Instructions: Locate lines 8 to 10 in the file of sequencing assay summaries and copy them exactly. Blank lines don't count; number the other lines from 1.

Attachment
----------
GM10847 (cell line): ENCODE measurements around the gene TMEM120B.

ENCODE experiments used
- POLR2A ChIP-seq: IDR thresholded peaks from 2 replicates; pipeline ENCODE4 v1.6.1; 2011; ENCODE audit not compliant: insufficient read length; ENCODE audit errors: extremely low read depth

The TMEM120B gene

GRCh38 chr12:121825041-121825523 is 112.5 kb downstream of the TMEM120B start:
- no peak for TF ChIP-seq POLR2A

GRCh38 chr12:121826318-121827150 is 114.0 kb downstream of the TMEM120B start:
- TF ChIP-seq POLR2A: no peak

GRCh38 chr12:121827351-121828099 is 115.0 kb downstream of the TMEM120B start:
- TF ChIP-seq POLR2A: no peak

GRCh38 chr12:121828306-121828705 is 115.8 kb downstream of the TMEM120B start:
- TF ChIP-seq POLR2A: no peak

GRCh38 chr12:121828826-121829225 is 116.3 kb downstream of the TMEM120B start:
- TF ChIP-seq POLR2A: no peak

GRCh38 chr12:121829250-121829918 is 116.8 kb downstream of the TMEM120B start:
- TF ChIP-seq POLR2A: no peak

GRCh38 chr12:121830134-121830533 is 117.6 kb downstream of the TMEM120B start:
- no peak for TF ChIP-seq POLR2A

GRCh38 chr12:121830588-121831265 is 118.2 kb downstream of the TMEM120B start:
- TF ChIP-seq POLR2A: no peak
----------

- TF ChIP-seq POLR2A: no peak

GRCh38 chr12:121827351-121828099 is 115.0 kb downstream of the TMEM120B start:
- TF ChIP-seq POLR2A: no peak